Why the European Right Can't Be Blamed for the Attacks in Norway

Debates over representation and cultural difference rarely spill into violence. To understand the shooter, we must look beyond politics.


The terrorism in Norway is appalling, unforgivable, and shocking. Anders Behring Breivik was deeply involved in a growing movement in European politics, as activist Bruce Bawer notes, becoming well-known in right wing groups and circles "concerned... with the Islamization of Norway." But what does that mean? It would be easy to react against all right-wing movements, but that is, in fact, a mistake. It is also rather unfortunate hypocrisy.

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Jeffrey Goldberg is absolutely right to push back on the clutched-pearls reaction by several writers here at The Atlantic who complained the world was too quick to assume al-Qaeda was behind the vicious acts of Norwegian terrorism.

Before we knew what was going on, the attacks did seem to show the hallmarks of its particular brand of Islamist terrorism. Even well-known Internet forum trawlers like Evan Kohlmann were quoted by respectable publications (not just right-wing bloggers at the Washington Post!) as noting some jihadi groups claimed responsibility for the attacks. My friend Will McCants, who also noted the claim of jihadi responsibility -- then carefully walked back that assessment as new information emerged -- was nevertheless hammered for "Muslim fear mongering."

The idea that the attacks in Norway looked like other al-Qaeda attacks was made all the more trenchant by recent, informed analysis that al-Qaeda was targeting the country. But it was still wrong. In the aftermath, now that we know a right-wing extremist with ties to other right-wing groups in Norway and Europe carried out this atrocity, the media is being flooded with explanations of why he did it. Commentators, pundits, analysts, "counter-terrorism experts," and plain old reporters are vigorous searching for explanations within Breivik's ridiculous manifesto (which I shall not link to here) and his connections to Europe's right wing. No matter what, this will lead to a false sense of why he committed such violence.

Not that there's anything wrong with understanding the schools of thought Breivik subscribed to. It is important that he emerged out of an intellectual movement that includes Brussels Journal, Pamela Geller, Daniel Pipes, and Robert Spencer, as it shows how he developed and formed his worldview.

But it does not follow that these writers should be linked to and blamed for his attacks. All of them, to a person, have distanced themselves from and condemned Breivik's actions.

While, as a writer, I will never argue that words have no power, on the Internet talk is cheap and easy. It is simple -- I would argue even lazy and ignorant -- to be hateful and venom-spewing on the Internet. But as Breivik showed last week, it is actually very hard to take action on that hatred. Say what you will, but his entire modus operandi -- a fake play at being a farmer, timing his manifesto's appearance on the Internet right before his atrocity, using the car bomb in Oslo to distract from his merciless slaughter of children at summer camp -- is that of a calculating mind taking great pains to make sure his destructive acts will have maximum impact. Breivik was a monster, but he was no amateur. And now, just as he wanted us to, we are obsessing over his every little thought, jot, and tittle.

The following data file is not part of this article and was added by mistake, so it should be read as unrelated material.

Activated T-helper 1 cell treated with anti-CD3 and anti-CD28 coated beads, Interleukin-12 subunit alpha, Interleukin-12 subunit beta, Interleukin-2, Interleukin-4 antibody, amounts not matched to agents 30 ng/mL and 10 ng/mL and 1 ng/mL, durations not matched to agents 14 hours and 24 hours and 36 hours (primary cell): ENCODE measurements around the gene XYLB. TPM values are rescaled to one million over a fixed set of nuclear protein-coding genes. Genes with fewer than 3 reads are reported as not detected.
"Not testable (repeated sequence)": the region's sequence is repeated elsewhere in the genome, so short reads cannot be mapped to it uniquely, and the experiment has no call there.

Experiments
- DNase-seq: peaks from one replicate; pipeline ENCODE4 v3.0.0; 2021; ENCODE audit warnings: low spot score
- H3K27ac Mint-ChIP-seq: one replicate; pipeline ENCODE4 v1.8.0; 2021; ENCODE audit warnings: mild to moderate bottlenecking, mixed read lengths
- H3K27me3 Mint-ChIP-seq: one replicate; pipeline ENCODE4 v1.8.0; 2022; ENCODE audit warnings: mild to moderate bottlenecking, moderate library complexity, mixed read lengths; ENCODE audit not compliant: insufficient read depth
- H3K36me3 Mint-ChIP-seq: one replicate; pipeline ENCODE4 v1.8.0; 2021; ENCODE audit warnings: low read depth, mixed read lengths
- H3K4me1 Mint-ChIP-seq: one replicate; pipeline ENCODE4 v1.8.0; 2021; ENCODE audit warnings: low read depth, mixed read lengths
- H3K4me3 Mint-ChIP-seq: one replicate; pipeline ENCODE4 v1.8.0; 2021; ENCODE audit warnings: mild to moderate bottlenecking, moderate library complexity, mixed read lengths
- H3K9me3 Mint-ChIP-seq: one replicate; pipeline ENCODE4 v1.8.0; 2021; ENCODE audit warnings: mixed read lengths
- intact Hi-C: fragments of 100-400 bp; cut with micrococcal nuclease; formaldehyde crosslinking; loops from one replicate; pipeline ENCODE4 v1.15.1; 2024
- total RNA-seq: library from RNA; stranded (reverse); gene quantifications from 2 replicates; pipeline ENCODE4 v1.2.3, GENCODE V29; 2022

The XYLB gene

In reality, no one really understands why they or anyone else behaves the way they do. Lots and lots of people -- not just on the Internet but in Europe, and even within Norway -- think and write things very similar to what Breivik thought and wrote. Across the continent, a pretty explicitly racist backlash against not just immigrants but Muslims immigrants is growing, and Breivik was active in that ideological community. Very few of them ever become violent in any way. Breivik may have come from the European anti-Muslim right wing, but he certainly does not represent it.

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Joshua Foust is a fellow at the American Security Project and the author of Afghanistan Journal: Selections from Registan.net. He is also a member of the Young Atlanticist Working Group. More

Joshua's research focuses on the role of market-oriented development strategies in post-conflict environments, and on the development of metrics in understanding national security policy. He has written on strategic design for humanitarian interventions, decision-making in counterinsurgency, and the intelligence community's place in the national security discussion. Previous to joining ASP, Joshua worked for the U.S. intelligence community, where he focused on studying the non-militant socio-cultural environment in Afghanistan at the U.S. Army Human Terrain System, then the socio-cultural dynamics of irregular warfare movements at the National Ground Intelligence Center, and later on political violence in Yemen for the Defense Intelligence Agency.

Joshua is a columnist for PBS Need to Know, and blogs about Central and South Asia at the influential blog Registan.net. A frequent commentator for American and global media, Joshua appears regularly on BBC World, Aljazeera, and international public radio. Joshua is also a regular contributor to Foreign Policy's AfPak Channel, and his writing has appeared in the New York Times, Reuters, and the Christian Science Monitor.


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